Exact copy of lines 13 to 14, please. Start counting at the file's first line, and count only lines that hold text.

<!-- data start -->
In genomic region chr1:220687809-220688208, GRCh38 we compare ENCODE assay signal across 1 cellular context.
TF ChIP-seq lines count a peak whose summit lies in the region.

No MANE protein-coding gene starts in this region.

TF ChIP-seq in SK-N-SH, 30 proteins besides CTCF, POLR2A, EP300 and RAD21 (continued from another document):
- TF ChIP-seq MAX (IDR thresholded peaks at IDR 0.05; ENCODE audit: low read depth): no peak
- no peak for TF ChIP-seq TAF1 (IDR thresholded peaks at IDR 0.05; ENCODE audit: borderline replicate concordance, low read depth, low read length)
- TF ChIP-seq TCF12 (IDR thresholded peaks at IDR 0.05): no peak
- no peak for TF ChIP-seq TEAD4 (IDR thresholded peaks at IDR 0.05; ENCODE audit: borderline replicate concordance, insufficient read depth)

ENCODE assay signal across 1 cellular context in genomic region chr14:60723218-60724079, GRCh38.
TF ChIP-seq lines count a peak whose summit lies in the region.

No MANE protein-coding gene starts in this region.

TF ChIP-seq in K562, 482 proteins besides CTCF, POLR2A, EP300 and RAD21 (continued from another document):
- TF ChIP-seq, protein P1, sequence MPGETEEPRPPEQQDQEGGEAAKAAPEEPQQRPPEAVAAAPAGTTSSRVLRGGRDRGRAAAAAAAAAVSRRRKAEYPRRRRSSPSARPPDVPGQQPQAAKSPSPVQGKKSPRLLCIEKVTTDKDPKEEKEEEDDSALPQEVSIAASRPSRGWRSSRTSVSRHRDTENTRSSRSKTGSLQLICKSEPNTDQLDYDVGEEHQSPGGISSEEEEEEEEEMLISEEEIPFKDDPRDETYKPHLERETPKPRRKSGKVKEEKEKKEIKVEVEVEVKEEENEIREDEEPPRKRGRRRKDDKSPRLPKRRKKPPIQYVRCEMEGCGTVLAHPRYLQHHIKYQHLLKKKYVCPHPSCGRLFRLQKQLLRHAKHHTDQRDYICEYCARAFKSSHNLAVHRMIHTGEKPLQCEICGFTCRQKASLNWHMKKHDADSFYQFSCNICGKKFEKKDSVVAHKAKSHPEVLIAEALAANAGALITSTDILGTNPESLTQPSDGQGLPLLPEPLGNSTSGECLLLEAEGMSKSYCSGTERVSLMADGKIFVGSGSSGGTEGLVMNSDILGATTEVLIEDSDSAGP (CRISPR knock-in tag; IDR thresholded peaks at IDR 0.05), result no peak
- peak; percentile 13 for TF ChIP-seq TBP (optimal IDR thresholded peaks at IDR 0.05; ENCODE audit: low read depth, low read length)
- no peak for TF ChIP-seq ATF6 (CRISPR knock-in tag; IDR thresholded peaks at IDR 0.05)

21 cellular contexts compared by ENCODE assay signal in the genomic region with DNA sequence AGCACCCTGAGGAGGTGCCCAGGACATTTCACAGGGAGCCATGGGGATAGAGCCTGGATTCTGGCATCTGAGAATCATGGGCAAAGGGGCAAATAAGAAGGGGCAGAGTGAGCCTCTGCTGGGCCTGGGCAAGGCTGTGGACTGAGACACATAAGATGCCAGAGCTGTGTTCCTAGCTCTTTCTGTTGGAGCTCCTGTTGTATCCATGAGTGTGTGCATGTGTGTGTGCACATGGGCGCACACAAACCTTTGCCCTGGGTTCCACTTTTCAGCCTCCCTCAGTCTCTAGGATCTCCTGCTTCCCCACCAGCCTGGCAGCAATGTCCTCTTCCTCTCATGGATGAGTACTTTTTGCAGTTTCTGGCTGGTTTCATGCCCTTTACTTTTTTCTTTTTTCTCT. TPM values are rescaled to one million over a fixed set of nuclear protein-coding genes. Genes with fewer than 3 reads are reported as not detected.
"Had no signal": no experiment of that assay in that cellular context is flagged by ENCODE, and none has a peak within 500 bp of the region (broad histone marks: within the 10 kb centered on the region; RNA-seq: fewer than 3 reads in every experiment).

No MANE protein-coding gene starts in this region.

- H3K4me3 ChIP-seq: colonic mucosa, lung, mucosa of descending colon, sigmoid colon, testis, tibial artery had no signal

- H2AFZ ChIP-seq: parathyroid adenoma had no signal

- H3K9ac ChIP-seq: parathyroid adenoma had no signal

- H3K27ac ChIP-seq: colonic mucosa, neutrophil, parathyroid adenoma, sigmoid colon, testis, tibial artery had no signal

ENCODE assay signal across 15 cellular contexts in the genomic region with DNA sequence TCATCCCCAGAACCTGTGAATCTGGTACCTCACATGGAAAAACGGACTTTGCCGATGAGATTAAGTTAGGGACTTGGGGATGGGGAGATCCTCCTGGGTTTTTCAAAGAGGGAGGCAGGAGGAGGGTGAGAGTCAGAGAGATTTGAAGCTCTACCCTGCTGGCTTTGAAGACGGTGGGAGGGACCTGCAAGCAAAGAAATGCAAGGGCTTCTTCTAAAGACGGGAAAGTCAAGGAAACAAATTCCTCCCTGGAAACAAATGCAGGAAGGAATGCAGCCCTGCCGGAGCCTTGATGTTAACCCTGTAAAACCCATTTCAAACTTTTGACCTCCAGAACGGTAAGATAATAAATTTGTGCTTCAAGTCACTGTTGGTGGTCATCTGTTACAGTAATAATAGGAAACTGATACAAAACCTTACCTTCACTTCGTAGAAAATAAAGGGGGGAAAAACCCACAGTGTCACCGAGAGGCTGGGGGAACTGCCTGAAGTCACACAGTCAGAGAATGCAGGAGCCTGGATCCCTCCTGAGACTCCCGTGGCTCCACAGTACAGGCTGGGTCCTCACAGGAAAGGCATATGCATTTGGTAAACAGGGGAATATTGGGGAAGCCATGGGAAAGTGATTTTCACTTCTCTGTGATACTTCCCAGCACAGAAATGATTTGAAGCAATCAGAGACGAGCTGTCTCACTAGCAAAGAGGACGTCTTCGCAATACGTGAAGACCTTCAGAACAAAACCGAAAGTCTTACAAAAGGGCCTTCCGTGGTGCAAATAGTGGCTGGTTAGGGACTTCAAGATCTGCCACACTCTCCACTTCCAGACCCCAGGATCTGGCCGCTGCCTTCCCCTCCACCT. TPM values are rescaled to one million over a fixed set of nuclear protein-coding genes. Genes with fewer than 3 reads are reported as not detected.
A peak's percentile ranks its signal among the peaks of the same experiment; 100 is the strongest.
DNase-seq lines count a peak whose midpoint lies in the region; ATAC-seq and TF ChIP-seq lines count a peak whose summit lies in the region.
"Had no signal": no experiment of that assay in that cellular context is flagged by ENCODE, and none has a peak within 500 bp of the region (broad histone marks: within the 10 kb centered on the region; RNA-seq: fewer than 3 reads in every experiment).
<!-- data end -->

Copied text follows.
- TF ChIP-seq, protein P1, sequence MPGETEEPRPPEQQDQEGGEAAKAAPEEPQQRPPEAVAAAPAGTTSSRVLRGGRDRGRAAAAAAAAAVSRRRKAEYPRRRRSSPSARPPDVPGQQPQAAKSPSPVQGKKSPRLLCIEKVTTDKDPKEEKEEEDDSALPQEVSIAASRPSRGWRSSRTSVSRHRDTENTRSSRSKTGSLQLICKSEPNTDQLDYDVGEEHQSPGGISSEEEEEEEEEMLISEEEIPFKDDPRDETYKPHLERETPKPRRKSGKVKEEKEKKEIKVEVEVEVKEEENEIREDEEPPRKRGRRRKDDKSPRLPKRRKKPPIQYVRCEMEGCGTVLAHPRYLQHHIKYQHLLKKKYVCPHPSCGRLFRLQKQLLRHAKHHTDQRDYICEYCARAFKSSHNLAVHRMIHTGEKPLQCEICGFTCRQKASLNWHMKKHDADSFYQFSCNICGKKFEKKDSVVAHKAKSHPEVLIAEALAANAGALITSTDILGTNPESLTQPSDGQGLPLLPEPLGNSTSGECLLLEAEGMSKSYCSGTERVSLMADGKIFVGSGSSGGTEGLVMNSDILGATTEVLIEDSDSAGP (CRISPR knock-in tag; IDR thresholded peaks at IDR 0.05), result no peak
- peak; percentile 13 for TF ChIP-seq TBP (optimal IDR thresholded peaks at IDR 0.05; ENCODE audit: low read depth, low read length)